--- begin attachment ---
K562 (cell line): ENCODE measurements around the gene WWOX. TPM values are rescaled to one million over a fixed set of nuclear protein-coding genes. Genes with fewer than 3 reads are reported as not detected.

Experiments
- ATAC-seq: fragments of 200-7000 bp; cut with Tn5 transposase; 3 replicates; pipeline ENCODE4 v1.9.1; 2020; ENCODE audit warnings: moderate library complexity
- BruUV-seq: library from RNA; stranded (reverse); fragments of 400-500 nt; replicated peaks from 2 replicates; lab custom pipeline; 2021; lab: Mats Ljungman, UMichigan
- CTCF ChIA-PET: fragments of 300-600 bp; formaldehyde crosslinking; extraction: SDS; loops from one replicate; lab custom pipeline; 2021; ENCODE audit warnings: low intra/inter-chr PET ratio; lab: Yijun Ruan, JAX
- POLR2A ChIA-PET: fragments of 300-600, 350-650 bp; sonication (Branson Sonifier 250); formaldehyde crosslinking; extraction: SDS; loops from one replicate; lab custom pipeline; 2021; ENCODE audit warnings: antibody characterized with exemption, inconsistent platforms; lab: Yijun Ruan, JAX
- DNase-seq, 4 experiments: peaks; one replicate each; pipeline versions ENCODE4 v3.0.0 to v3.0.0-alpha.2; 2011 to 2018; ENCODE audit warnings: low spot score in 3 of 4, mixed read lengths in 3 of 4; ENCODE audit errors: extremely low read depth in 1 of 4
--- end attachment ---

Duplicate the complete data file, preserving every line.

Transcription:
K562 (cell line): ENCODE measurements around the gene WWOX. TPM values are rescaled to one million over a fixed set of nuclear protein-coding genes. Genes with fewer than 3 reads are reported as not detected.

Experiments
- ATAC-seq: fragments of 200-7000 bp; cut with Tn5 transposase; 3 replicates; pipeline ENCODE4 v1.9.1; 2020; ENCODE audit warnings: moderate library complexity
- BruUV-seq: library from RNA; stranded (reverse); fragments of 400-500 nt; replicated peaks from 2 replicates; lab custom pipeline; 2021; lab: Mats Ljungman, UMichigan
- CTCF ChIA-PET: fragments of 300-600 bp; formaldehyde crosslinking; extraction: SDS; loops from one replicate; lab custom pipeline; 2021; ENCODE audit warnings: low intra/inter-chr PET ratio; lab: Yijun Ruan, JAX
- POLR2A ChIA-PET: fragments of 300-600, 350-650 bp; sonication (Branson Sonifier 250); formaldehyde crosslinking; extraction: SDS; loops from one replicate; lab custom pipeline; 2021; ENCODE audit warnings: antibody characterized with exemption, inconsistent platforms; lab: Yijun Ruan, JAX
- DNase-seq, 4 experiments: peaks; one replicate each; pipeline versions ENCODE4 v3.0.0 to v3.0.0-alpha.2; 2011 to 2018; ENCODE audit warnings: low spot score in 3 of 4, mixed read lengths in 3 of 4; ENCODE audit errors: extremely low read depth in 1 of 4